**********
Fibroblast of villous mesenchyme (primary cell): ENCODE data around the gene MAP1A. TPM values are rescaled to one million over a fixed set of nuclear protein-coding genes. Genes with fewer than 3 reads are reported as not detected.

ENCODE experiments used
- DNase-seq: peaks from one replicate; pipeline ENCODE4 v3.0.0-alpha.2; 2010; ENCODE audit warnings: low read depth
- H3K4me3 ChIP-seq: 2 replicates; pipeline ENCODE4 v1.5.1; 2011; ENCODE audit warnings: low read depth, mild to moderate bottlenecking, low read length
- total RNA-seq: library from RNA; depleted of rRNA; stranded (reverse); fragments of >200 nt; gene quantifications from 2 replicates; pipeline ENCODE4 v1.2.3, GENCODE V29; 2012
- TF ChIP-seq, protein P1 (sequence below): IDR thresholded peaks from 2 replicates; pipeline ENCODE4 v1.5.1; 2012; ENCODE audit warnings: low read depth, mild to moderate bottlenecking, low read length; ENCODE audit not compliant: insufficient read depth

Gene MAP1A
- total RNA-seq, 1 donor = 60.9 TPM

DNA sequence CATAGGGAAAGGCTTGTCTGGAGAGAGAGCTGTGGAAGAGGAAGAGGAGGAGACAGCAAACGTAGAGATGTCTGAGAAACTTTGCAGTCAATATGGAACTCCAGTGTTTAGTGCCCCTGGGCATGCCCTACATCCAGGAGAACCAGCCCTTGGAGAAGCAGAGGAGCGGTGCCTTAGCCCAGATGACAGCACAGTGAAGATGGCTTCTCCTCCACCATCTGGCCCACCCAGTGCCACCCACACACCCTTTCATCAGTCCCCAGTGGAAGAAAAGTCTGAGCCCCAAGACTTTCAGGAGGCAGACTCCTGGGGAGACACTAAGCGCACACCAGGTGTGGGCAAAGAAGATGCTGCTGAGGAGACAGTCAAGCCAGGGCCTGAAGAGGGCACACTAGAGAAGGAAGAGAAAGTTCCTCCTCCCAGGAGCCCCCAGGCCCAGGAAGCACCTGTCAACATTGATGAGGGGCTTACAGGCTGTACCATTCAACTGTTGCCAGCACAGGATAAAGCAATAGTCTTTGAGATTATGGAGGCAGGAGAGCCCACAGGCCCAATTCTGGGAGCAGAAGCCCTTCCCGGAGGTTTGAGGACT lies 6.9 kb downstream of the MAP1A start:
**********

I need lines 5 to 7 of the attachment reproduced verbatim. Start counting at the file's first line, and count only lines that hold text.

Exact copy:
- total RNA-seq: library from RNA; depleted of rRNA; stranded (reverse); fragments of >200 nt; gene quantifications from 2 replicates; pipeline ENCODE4 v1.2.3, GENCODE V29; 2012
- TF ChIP-seq, protein P1 (sequence below): IDR thresholded peaks from 2 replicates; pipeline ENCODE4 v1.5.1; 2012; ENCODE audit warnings: low read depth, mild to moderate bottlenecking, low read length; ENCODE audit not compliant: insufficient read depth

Gene MAP1A